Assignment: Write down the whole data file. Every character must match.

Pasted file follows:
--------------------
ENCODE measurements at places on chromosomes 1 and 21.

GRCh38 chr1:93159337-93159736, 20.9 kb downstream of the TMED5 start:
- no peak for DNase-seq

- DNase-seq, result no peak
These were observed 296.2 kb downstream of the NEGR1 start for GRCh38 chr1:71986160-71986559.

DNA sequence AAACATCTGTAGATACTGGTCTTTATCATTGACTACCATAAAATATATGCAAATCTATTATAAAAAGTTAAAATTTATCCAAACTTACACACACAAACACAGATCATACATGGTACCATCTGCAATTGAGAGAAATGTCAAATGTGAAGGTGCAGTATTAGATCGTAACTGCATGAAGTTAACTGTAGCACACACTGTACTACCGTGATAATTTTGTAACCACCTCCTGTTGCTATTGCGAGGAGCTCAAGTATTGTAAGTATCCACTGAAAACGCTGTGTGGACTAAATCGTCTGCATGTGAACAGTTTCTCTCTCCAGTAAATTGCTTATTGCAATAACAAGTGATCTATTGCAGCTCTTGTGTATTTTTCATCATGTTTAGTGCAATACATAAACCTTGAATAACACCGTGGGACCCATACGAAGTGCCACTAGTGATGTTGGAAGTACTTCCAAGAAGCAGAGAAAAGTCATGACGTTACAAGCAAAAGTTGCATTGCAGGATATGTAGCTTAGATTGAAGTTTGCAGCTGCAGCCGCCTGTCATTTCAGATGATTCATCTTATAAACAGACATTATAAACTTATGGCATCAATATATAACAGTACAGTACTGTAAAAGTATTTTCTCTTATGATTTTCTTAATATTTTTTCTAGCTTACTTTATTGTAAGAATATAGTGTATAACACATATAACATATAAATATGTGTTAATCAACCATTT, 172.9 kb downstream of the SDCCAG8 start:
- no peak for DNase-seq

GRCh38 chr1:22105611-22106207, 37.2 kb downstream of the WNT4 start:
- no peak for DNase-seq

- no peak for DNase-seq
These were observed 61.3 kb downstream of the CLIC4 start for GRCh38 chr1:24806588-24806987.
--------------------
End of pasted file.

ENCODE measurements at places on chromosomes 1 and 21.

GRCh38 chr1:93159337-93159736, 20.9 kb downstream of the TMED5 start:
- no peak for DNase-seq

- DNase-seq, result no peak
These were observed 296.2 kb downstream of the NEGR1 start for GRCh38 chr1:71986160-71986559.

DNA sequence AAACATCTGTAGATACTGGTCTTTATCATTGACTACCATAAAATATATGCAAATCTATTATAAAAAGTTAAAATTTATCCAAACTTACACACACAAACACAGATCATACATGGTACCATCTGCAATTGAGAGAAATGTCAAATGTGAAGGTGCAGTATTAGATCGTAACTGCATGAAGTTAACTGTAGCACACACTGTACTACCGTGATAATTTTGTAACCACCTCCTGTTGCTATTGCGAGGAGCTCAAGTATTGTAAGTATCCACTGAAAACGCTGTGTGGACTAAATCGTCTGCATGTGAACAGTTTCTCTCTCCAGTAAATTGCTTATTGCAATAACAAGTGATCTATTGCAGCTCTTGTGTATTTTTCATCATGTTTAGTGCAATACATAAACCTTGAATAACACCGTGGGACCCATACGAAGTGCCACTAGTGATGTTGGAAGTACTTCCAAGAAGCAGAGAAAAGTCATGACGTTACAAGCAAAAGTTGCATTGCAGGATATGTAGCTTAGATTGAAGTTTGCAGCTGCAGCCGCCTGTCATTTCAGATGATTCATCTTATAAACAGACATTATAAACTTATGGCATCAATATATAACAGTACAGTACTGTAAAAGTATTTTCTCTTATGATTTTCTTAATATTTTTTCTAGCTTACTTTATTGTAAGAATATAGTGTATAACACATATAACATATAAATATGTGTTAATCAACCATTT, 172.9 kb downstream of the SDCCAG8 start:
- no peak for DNase-seq

GRCh38 chr1:22105611-22106207, 37.2 kb downstream of the WNT4 start:
- no peak for DNase-seq

- no peak for DNase-seq
These were observed 61.3 kb downstream of the CLIC4 start for GRCh38 chr1:24806588-24806987.